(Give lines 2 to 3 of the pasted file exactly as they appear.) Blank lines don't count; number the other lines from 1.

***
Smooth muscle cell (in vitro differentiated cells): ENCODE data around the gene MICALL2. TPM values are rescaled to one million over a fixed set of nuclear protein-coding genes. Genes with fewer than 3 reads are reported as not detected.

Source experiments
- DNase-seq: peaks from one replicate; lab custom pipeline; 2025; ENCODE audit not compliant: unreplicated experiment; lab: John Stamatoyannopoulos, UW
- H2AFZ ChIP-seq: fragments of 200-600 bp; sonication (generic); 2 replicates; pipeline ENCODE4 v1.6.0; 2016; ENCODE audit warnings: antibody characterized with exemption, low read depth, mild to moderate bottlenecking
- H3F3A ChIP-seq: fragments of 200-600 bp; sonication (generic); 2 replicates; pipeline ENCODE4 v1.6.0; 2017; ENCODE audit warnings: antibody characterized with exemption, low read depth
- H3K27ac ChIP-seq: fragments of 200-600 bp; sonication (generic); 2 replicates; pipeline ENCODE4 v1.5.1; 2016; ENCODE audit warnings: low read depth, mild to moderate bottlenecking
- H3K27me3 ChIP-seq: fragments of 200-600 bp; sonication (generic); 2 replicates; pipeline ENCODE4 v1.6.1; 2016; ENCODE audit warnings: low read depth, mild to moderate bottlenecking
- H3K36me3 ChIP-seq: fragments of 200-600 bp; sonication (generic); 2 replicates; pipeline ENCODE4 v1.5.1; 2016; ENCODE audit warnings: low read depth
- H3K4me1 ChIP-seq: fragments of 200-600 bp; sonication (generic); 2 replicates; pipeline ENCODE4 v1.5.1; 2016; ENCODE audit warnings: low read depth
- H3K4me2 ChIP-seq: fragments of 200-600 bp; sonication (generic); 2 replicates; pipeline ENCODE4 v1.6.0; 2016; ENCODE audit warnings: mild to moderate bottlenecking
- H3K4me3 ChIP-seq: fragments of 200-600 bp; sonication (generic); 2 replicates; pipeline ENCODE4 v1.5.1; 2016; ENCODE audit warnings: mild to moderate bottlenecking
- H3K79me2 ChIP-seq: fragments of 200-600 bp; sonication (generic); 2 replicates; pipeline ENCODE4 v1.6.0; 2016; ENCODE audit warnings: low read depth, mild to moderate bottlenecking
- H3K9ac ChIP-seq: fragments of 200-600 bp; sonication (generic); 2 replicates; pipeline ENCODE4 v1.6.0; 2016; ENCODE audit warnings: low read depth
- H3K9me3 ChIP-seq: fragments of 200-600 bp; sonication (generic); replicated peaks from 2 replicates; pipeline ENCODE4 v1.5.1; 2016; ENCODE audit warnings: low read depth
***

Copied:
Source experiments
- DNase-seq: peaks from one replicate; lab custom pipeline; 2025; ENCODE audit not compliant: unreplicated experiment; lab: John Stamatoyannopoulos, UW